Labor is often a business owner's biggest line item—and it's a line item made even bigger by unnecessary overtime costs, employee time theft, and buddy punching.
Regulations around wages can be complex and varied, but as an HR professional it’s your job to ensure that employees are being properly compensated. The truth is that 70-90 percent of employers get the Fair Labor Standards Act (FLSA) duties test wrong. There are several factors to consider when classifying employees as overtime exempt or non-exempt, such as role, wage, job duties, and office location. That's why it's important to know the rules of FLSA status and correctly classify employees. Here are three tips to help put you on the right track.
The wait is over. Secretary of Labor Alex Acosta has finally settled on how he will proceed with his predecessor’s changes to federal overtime rules. His decision, though, has come with an added twist.
With the clock running out for the Department of Labor (DOL) to act on overtime reform, Secretary of Labor Alex Acosta is looking for HR’s advice.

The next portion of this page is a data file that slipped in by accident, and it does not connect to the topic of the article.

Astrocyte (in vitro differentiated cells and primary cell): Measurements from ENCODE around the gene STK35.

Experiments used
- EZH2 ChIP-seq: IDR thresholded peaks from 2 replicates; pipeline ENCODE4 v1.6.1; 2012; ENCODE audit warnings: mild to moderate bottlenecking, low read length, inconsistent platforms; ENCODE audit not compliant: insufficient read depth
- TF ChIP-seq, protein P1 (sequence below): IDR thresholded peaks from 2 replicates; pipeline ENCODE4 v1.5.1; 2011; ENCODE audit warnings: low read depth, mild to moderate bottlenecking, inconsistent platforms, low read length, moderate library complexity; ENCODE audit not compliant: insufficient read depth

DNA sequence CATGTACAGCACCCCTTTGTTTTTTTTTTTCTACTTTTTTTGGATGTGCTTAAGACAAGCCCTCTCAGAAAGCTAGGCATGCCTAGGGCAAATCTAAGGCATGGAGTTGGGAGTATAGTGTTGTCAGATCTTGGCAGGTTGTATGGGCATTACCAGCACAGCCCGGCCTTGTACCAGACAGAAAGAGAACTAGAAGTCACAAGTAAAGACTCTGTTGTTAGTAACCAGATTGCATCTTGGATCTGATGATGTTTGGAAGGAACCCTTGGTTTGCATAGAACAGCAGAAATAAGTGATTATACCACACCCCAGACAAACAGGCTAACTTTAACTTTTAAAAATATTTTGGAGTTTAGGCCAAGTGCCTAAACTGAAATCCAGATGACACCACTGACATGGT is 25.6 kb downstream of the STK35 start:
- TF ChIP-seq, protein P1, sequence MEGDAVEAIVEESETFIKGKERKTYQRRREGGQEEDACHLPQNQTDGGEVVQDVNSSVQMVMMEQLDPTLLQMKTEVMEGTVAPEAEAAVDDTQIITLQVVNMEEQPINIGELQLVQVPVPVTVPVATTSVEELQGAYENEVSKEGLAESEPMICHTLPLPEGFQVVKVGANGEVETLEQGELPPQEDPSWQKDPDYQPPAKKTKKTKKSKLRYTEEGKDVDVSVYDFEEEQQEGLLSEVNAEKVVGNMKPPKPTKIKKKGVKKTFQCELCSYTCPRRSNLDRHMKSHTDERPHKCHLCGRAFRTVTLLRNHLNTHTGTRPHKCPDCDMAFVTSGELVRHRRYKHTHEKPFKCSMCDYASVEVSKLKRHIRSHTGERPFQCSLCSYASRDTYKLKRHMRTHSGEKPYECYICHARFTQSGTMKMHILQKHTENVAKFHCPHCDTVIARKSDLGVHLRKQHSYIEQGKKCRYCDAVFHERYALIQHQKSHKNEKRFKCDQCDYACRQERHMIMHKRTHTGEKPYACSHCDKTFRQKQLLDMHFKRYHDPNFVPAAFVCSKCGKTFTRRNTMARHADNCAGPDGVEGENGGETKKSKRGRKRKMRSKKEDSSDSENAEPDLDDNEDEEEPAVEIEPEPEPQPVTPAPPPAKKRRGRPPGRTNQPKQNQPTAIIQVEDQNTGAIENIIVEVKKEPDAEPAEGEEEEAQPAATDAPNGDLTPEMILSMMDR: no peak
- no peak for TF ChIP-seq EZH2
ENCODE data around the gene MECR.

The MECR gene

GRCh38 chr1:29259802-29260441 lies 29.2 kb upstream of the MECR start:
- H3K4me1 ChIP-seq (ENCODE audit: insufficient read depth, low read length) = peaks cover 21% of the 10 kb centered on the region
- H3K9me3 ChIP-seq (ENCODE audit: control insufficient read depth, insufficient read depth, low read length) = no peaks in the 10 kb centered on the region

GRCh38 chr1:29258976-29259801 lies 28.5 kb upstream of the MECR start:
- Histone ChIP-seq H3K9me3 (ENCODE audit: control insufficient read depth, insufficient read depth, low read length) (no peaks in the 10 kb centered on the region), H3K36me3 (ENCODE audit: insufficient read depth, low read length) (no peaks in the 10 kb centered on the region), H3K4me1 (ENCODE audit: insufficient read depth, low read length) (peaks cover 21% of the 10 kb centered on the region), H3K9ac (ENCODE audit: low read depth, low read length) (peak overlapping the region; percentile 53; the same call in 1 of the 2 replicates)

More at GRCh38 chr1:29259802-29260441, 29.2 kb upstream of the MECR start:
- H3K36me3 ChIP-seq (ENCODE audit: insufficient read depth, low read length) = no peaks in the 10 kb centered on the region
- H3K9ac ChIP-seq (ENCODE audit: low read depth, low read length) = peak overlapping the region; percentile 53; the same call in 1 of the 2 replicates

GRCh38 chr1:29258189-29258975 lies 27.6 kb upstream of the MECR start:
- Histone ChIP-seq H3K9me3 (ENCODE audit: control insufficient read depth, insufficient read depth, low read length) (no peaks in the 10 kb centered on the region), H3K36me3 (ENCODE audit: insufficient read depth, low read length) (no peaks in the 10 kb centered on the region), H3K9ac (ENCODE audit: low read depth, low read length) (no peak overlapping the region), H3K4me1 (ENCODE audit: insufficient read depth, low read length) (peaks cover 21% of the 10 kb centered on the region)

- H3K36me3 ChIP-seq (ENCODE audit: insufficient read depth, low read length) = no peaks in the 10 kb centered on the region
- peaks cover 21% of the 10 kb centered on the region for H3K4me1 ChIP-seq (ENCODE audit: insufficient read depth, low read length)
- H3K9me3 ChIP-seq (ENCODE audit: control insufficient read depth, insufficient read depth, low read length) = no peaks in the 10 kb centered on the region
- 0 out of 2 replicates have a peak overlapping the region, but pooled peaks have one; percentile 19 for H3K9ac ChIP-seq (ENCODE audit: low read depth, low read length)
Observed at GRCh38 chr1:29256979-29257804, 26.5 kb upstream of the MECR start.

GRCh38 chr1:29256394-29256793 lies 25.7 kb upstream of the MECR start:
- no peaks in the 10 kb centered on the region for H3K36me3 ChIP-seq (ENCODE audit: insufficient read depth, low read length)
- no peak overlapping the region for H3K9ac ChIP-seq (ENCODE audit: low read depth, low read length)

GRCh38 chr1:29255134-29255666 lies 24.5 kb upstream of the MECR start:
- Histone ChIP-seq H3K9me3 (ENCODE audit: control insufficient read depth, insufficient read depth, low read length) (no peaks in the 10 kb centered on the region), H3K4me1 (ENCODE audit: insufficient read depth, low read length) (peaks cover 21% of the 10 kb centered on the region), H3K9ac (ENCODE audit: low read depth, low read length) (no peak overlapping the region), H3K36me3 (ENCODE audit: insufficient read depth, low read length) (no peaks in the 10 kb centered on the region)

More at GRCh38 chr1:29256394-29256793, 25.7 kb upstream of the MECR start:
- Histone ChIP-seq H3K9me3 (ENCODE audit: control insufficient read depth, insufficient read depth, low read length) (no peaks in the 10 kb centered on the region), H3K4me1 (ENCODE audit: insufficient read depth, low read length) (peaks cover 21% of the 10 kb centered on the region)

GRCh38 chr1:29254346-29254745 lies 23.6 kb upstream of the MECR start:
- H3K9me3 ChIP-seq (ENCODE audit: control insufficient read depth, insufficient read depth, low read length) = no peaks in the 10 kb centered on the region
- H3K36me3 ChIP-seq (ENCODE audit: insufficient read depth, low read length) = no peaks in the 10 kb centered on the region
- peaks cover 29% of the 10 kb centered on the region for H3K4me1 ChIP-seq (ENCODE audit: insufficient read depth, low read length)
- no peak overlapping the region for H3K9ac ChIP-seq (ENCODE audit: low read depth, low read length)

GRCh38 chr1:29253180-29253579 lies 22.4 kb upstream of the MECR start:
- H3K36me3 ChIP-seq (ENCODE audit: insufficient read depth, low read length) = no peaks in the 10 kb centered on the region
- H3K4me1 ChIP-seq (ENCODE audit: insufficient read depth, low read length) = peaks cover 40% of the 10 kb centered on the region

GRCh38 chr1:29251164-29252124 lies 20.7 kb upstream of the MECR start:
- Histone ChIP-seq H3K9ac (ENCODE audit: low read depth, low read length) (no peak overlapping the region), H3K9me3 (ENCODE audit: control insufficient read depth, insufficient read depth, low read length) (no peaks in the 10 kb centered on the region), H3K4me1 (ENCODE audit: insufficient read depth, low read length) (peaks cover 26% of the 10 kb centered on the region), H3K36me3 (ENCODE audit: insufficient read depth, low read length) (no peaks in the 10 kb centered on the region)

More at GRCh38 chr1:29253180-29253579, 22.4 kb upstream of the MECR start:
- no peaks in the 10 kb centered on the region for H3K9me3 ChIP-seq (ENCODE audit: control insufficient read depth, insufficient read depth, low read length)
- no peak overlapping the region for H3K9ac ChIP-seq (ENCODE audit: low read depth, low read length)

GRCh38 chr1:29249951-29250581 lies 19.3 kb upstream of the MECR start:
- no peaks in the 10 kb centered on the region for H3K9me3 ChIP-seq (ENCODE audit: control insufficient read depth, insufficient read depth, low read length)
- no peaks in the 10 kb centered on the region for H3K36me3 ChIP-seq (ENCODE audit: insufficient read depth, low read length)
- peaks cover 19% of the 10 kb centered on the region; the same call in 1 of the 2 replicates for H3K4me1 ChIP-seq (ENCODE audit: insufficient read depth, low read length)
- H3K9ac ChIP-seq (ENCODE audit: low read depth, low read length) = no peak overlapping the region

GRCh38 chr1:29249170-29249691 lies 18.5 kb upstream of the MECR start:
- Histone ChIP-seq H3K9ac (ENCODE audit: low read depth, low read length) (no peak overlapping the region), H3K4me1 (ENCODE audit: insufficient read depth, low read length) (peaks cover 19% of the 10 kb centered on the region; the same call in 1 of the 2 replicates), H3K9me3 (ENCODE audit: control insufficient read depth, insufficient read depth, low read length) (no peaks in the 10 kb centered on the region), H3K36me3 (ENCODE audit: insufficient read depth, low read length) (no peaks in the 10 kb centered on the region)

Chances are that you’ve worked overtime trying to get employee classifications right. Between weighing employee wages and job duties, there’s a lot to consider. It’s no surprise that, per Department of Labor (DOL) estimates, over 70 percent of employers get their overtime classifications wrong.
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This month, lawmakers in Washington are debating the merits of an unorthodox idea: compensating nonexempt employees with vacation days in lieu of traditional overtime pay.
The biggest story in all of human resources this year was overtime. On December 1—the day the new overtime rules were set to take effect—Namely hosted a panel of HR and legal experts to discuss just that.